There are actually two types of boomerangs, one that flies in a circular path and can knock you out cold and the other is the non-returning boomerang.
Both have at least two wings that meet at an angle.
When thrown, the bent shape causes the 'rangs' to spin around a central point, stabilizing their motion and allowing them to travel farther and with greater accuracy than a straight stick.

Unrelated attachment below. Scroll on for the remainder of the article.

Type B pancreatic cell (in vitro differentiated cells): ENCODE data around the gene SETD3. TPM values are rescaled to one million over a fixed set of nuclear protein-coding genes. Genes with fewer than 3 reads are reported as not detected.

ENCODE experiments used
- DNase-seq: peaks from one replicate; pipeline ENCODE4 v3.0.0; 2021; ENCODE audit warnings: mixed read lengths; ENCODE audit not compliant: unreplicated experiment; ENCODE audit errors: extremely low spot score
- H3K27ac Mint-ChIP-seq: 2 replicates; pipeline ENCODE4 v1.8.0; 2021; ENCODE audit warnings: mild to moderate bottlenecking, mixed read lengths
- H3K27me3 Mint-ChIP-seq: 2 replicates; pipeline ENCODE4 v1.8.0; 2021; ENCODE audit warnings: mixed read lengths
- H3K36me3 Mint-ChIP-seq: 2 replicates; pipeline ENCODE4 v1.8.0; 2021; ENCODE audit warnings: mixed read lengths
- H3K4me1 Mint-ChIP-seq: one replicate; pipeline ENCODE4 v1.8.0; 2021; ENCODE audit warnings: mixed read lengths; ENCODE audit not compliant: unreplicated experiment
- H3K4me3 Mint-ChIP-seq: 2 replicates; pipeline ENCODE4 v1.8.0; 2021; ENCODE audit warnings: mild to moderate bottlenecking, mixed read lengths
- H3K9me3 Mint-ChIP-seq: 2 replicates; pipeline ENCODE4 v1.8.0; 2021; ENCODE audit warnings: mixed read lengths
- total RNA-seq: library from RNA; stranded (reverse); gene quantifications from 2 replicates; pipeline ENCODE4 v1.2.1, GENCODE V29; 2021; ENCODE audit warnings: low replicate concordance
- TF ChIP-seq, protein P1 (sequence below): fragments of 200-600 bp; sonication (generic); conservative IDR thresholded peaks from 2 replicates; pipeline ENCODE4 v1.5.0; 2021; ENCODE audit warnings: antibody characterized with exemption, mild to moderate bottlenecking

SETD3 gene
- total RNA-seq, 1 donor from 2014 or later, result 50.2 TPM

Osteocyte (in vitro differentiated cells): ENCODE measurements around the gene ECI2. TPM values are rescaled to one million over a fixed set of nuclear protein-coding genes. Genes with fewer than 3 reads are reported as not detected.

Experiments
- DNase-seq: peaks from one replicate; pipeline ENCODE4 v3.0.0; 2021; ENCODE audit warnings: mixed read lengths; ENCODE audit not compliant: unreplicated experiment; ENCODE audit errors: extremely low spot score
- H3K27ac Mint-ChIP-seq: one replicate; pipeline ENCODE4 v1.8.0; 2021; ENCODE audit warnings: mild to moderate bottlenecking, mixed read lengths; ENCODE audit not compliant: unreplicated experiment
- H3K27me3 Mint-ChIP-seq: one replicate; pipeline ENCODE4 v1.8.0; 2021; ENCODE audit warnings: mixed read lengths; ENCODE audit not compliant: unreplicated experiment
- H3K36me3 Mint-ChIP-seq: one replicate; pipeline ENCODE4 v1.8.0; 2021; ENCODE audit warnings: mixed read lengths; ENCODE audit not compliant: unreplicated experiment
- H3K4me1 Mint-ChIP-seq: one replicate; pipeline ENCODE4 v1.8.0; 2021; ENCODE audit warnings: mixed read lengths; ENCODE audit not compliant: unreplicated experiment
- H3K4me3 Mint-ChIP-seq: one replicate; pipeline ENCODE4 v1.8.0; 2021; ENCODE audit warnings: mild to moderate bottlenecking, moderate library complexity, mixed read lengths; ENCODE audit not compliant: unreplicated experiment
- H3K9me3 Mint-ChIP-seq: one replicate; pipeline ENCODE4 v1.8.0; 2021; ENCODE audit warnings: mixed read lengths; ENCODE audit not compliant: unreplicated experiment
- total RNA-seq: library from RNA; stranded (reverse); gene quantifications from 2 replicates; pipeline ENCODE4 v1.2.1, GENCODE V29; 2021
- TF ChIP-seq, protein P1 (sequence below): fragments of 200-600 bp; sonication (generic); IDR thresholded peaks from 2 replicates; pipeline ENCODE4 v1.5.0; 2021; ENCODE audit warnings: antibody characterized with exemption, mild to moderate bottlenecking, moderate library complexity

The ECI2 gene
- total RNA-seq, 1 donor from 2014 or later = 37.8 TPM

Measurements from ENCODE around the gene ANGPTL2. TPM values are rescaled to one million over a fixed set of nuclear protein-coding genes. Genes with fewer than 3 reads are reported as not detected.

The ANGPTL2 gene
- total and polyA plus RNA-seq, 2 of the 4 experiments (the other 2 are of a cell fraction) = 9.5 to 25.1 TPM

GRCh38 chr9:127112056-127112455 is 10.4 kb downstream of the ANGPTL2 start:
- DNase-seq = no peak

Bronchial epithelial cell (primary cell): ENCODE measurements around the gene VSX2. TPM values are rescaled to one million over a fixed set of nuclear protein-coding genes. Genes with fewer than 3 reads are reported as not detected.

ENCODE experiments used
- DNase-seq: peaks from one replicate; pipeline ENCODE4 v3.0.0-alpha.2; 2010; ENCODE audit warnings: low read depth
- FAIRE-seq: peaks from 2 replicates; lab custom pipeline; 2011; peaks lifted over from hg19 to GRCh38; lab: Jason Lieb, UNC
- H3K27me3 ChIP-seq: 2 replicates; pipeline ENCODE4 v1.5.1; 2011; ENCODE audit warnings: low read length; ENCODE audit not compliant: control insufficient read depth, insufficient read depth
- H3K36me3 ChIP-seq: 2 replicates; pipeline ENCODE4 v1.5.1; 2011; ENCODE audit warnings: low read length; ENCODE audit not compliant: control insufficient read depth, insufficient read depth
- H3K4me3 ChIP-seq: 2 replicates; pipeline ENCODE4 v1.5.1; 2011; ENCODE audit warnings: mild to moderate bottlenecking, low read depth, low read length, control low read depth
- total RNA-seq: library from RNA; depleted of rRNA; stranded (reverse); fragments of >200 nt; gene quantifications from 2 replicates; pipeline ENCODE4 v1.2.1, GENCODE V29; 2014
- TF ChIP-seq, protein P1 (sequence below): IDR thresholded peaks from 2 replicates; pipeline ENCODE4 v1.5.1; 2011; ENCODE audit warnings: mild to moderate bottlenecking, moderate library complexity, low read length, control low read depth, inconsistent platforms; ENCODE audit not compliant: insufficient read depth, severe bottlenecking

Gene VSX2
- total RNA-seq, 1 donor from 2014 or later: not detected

That's exactly what makes the non-returning boomerang a lethal hunting weapon and they've been used in Australia, ancient Egypt and even Poland, where the earliest ones date back more than 20 thousand years.
But coming back around [wink, wink] to your question, how does the returning boomerang return?
Well, its wings are slightly rotated and have an airfoil design, which generates twist, creating a curved flight path and sending that puppy home.
The returning boomerang is actually harder to throw on target, so it's been used more for fun than hunting.
Fun must have been what those ancient Egyptians had in mind when they stored a few in King Tut's tomb.